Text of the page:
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Distilleries stared down the barrel of a big tax hike—and won


Distilleries here and across the nation became unlikely heroes in the early months of the pandemic last year when they converted their production of potable booze to hand sanitizer.

Black Button Distilling in Rochester, for instance, temporarily shifted all of its distilling operations to sanitizer. Fairport’s Iron Smoke soon followed suit. Both outfits sold bottles directly to consumers, but they also donated massive quantities of sanitizer to healthcare facilities, nursing homes, first responders, and other essential workers.

Their thanks from the federal government came at the eleventh hour of 2020 when Congress passed and the president signed a bill making permanent a temporary — and necessary — tax cut that had been on the verge of expiring.

“We had really just been hoping for a one year or two year reprieve, but we actually get the most benefit from it being permanent,” said Black Button owner Jason Barrett, who estimated that he would have paid anywhere from $250,000 to $300,000 in additional taxes this year had the relief not come through.

The relief in question was a break on excise tax that Congress first granted alcohol producers in 2017 as part of the Tax Cuts and Jobs Act. The measure was a boon for small breweries and wineries, too, but distilleries benefited the most.

The taxes distilleries paid on the first 100,000 proof gallons they produced — meaning a gallon of spirit at 50 percent alcohol — fell to $2.70 from $13.50 per gallon. That meant that a distillery that was originally paying $2.16 in excise tax on a standard 750 ml bottle of 80-proof liquor was now paying just 43 cents.
Black Button's production facility puts out upwards of 100,000 bottles per year. - PHOTO BY JACOB WALSH
  • Black Button's production facility puts out upwards of 100,000 bottles per year.

In other words, if Congress had not acted, distilleries would have been looking at a 400-percent hike in federal excise tax. These excise taxes are paid on top of normal corporate taxes, as well as state taxes.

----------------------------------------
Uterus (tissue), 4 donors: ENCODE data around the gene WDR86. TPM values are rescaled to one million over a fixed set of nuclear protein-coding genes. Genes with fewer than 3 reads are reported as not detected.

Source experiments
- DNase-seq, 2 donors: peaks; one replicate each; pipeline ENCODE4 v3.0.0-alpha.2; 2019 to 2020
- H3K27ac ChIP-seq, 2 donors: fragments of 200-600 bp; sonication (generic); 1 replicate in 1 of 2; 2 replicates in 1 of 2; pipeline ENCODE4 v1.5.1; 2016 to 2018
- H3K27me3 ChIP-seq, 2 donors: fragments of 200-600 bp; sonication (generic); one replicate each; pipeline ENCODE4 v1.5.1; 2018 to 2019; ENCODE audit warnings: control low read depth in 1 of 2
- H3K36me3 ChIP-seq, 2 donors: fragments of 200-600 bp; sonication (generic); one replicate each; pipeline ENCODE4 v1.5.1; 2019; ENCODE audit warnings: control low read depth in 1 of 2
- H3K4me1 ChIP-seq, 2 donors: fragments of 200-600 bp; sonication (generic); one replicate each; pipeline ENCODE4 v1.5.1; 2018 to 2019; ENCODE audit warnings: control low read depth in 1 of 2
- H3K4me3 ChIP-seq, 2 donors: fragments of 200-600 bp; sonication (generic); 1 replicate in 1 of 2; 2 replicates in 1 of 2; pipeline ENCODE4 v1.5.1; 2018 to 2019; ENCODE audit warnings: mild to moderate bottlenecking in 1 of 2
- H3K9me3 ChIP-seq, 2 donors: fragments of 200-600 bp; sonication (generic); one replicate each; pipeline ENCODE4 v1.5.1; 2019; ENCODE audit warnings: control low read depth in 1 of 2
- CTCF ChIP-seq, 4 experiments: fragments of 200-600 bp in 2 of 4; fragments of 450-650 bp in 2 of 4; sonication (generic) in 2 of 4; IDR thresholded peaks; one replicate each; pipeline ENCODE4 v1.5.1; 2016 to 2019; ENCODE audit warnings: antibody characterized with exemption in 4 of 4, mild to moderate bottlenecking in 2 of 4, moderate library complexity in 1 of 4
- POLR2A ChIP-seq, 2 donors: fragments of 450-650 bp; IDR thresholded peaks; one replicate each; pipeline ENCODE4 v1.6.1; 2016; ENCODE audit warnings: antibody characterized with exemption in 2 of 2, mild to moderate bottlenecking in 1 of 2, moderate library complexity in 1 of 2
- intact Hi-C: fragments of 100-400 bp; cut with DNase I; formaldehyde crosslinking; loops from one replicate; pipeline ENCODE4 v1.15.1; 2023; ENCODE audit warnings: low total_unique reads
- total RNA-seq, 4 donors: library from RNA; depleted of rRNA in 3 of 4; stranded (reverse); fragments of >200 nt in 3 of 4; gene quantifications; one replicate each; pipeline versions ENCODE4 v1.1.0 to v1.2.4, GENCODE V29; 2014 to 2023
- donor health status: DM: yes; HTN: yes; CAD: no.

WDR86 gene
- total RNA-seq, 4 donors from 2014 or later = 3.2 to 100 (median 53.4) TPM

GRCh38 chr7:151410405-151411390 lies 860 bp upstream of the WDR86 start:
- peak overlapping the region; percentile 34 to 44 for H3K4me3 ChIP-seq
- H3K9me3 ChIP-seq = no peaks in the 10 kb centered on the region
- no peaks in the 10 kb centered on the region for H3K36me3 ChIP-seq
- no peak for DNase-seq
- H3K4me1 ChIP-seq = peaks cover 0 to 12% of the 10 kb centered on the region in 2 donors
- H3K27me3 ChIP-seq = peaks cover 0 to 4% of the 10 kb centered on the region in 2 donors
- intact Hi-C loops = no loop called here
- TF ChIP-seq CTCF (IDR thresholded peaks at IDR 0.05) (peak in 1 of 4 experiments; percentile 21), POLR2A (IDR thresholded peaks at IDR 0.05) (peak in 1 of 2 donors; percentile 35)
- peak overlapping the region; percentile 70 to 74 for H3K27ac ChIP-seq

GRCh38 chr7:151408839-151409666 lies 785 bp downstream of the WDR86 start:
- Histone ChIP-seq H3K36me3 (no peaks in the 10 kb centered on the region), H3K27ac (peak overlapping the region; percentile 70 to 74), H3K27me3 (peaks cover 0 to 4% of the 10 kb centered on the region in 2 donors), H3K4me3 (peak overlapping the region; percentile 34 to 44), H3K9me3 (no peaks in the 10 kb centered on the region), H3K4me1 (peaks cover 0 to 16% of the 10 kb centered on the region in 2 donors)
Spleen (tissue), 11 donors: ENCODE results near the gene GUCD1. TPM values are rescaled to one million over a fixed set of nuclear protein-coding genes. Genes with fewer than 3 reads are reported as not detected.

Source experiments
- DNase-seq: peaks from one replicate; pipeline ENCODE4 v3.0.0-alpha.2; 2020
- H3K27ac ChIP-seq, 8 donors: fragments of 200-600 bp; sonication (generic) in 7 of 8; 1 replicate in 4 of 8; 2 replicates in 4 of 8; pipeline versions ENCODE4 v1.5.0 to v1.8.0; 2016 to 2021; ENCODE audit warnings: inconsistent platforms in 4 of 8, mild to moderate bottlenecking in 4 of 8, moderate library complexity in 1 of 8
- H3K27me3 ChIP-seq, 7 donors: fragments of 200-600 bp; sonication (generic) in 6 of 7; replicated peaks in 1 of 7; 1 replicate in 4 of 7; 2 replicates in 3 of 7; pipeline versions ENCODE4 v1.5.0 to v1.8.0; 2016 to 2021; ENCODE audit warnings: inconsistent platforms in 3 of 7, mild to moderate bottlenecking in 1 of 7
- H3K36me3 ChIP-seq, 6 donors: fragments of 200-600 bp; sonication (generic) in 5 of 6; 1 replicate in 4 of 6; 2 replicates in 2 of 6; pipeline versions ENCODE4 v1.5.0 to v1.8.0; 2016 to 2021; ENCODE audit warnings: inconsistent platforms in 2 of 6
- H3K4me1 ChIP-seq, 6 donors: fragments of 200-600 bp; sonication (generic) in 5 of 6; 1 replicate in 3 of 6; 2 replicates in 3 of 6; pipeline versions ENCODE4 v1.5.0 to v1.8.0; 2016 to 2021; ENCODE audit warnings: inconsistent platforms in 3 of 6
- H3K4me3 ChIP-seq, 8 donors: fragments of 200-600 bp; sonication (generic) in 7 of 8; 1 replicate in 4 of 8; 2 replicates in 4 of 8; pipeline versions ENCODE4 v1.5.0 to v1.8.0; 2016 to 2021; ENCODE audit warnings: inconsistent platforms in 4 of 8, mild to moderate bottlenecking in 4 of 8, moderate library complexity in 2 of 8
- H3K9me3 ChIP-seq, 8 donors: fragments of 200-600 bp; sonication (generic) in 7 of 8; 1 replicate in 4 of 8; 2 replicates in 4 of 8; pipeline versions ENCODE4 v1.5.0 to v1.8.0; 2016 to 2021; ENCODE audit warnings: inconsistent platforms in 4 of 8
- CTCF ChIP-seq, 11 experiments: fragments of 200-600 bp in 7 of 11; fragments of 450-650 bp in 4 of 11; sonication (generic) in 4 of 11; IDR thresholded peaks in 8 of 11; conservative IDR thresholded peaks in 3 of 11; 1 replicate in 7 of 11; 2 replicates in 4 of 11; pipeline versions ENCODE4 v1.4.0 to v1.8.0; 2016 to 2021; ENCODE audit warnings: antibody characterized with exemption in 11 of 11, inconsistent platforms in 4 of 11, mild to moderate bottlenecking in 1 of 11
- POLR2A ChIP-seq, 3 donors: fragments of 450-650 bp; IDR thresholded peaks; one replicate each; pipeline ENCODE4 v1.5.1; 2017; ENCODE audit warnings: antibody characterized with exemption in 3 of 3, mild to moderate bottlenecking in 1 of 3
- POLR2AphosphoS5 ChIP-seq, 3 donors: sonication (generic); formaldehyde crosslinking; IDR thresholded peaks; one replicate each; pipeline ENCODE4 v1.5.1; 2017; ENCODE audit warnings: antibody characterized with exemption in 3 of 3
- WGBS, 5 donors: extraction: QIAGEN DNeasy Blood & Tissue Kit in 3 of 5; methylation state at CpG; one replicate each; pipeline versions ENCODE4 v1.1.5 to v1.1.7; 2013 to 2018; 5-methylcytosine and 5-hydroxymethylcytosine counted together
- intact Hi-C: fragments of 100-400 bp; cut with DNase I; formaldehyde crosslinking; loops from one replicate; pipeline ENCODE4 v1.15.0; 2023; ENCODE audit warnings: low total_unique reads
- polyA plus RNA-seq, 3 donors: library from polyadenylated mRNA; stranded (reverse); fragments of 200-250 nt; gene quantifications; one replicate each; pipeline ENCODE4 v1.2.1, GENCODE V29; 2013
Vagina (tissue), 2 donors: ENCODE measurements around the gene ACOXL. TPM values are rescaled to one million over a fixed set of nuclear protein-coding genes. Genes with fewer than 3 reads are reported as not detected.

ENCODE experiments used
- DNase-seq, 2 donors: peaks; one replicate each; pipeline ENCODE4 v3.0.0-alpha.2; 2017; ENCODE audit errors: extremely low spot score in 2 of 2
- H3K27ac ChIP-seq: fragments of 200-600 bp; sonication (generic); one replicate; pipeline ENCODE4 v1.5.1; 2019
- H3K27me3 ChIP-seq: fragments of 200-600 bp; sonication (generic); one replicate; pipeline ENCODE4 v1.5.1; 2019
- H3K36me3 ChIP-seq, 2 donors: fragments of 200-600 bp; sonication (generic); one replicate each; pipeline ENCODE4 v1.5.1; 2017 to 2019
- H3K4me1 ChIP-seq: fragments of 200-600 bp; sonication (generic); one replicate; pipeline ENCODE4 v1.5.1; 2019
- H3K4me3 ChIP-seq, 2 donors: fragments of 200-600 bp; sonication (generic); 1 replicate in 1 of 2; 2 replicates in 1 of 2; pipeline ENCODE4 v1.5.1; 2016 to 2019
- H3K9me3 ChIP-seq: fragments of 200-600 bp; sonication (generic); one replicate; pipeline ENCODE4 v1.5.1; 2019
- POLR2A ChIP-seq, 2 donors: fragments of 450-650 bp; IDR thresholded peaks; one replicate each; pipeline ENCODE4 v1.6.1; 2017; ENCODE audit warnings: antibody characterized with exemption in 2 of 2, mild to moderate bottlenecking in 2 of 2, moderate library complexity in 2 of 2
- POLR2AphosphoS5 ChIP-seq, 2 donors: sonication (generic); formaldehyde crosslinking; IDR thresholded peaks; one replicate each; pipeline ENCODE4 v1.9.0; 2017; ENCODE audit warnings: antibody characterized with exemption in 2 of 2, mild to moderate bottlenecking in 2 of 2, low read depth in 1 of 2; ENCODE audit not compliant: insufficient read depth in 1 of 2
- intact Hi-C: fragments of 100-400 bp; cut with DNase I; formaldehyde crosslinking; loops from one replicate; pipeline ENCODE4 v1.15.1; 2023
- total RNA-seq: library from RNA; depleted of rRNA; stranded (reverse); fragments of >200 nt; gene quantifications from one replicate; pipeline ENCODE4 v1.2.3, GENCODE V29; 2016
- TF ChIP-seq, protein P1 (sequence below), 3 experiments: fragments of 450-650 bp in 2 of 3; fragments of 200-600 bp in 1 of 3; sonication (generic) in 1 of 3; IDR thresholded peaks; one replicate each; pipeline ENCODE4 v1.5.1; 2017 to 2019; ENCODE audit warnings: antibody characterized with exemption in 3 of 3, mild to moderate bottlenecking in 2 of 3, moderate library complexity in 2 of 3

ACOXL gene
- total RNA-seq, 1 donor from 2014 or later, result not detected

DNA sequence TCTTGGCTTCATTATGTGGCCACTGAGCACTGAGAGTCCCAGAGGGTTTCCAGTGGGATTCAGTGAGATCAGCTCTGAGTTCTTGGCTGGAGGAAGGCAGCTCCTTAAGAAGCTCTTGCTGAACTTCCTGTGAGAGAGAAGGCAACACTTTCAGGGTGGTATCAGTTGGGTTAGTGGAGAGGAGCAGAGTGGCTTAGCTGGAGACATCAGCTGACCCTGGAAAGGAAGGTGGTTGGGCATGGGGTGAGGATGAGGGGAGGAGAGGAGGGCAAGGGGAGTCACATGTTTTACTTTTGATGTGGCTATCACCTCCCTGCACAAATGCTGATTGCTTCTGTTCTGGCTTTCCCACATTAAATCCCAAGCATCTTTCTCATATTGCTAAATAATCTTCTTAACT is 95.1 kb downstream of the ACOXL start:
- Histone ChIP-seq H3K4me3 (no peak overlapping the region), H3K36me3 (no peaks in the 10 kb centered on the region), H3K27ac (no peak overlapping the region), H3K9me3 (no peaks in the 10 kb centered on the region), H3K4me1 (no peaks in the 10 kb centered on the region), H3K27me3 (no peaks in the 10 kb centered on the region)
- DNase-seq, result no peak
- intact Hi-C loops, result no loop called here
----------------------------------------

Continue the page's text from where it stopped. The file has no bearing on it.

The tax cut was originally set to expire last year, but was extended through 2020 at the last minute. While any tax relief is welcome, yearly extensions of temporary breaks come with uncertainty in an industry whose product sometimes has to sit and age for several years before hitting the market.

“Now we get to make long-term plans,” Barrett said. “The whiskey’s got to age for five or six years, it’s hard to lay down extra product when you don’t know what the tax situation will be when that product goes to be sold.”

This tax relief wasn’t just about making giant liquor conglomerates more comfortable, although it certainly will have that effect. The relief was necessary for small craft distilleries that have brought so much variety to the liquor market in recent years to survive.

For craft distilleries like Black Button and Iron Smoke, for instance, that first 100,000 proof gallons covered by the tax measure exceeded their entire annual production. Unlike the giants that produce millions of gallons a year, the Black Buttons and Iron Smokes of the world don’t produce the volume necessary to recoup what they would have lost had the tax taken effect.

“The Jack Daniels of the world, they wouldn’t get hurt, they’re making so much that (100,000 proof gallons) is a blip on the radar,” said Dave Ferguson, chief operating officer at Iron Smoke.

The tax break was made permanent by the passage of the Craft Beverage Modernization and Tax Reform Act a few days before Christmas.

Congressman Joseph Morelle had been in close talks with local booze producers, particularly Black Button, on the need for tax reform. He believes the bill serves a critical need for the local industry.

“This is an important win for the growing craft beverage industry, particularly in upstate New York,” Morelle said. “I’m proud to have worked with craft brewers in the state legislature and now in Congress.”

The bill had broad support in the House and Senate, with nearly two thirds of representatives and senators having signed on as co-sponsors. Dozens of state distillers’ guilds penned letters advocating for the bill’s passage.

“If Congress does not pass the Craft Beverage Modernization and Tax Reform Act by the end of this year, many of us will be forced to furlough or lay off even more employees, or close our doors permanently,” read a Dec. 4 letter to Congress from the New York State Distillers Guild.

New York is home to 160 distilleries, the second most of any state, according to the guild. Many of them have suffered sudden and steep declines in sales, fueled in part by the closing of stores, travel-related outlets, bars and restaurants, and tasting rooms, according to the guild.

“The distilleries are not asking to not pay their fair share,” Barrett told me a few days before the measure passed, as he and other distillers sat on pins and needles with fingers crossed. “We’re just asking to not pay an obscene amount.”

I’ll drink to that.

Gino Fanelli is a CITY staff writer. He can be reached at (585) 775-9692 or